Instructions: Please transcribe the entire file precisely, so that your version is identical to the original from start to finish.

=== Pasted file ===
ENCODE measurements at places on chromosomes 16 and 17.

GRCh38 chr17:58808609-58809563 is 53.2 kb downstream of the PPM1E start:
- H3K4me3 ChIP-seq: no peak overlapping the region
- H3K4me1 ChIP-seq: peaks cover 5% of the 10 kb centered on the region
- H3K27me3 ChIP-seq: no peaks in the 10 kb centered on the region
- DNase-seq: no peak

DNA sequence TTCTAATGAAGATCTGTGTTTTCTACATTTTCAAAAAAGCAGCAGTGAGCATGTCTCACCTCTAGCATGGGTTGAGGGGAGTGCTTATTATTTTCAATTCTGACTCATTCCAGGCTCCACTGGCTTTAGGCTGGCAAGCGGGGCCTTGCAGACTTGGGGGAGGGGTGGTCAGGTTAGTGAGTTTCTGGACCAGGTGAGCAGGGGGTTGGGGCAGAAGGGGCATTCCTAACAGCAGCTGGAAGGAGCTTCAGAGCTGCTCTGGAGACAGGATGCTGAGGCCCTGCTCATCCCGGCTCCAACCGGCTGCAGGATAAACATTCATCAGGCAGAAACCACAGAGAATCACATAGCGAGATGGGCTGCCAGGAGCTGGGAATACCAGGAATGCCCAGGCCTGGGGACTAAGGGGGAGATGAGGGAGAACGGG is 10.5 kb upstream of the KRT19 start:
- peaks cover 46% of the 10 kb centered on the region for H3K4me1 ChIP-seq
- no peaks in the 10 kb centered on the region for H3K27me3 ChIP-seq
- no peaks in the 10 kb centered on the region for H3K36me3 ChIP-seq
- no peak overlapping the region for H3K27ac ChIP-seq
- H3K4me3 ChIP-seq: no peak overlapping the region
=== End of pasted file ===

ENCODE measurements at places on chromosomes 16 and 17.

GRCh38 chr17:58808609-58809563 is 53.2 kb downstream of the PPM1E start:
- H3K4me3 ChIP-seq: no peak overlapping the region
- H3K4me1 ChIP-seq: peaks cover 5% of the 10 kb centered on the region
- H3K27me3 ChIP-seq: no peaks in the 10 kb centered on the region
- DNase-seq: no peak

DNA sequence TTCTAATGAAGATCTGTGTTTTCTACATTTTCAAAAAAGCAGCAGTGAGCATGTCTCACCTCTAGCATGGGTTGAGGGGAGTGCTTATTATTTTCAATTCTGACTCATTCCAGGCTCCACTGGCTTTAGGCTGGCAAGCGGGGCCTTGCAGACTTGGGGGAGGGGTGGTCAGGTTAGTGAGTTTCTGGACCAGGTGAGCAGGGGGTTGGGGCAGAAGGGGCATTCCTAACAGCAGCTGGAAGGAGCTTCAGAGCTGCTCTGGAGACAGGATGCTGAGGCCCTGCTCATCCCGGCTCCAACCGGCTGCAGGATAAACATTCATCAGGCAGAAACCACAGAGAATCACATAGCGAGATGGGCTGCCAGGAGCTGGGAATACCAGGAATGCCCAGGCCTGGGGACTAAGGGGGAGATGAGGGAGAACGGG is 10.5 kb upstream of the KRT19 start:
- peaks cover 46% of the 10 kb centered on the region for H3K4me1 ChIP-seq
- no peaks in the 10 kb centered on the region for H3K27me3 ChIP-seq
- no peaks in the 10 kb centered on the region for H3K36me3 ChIP-seq
- no peak overlapping the region for H3K27ac ChIP-seq
- H3K4me3 ChIP-seq: no peak overlapping the region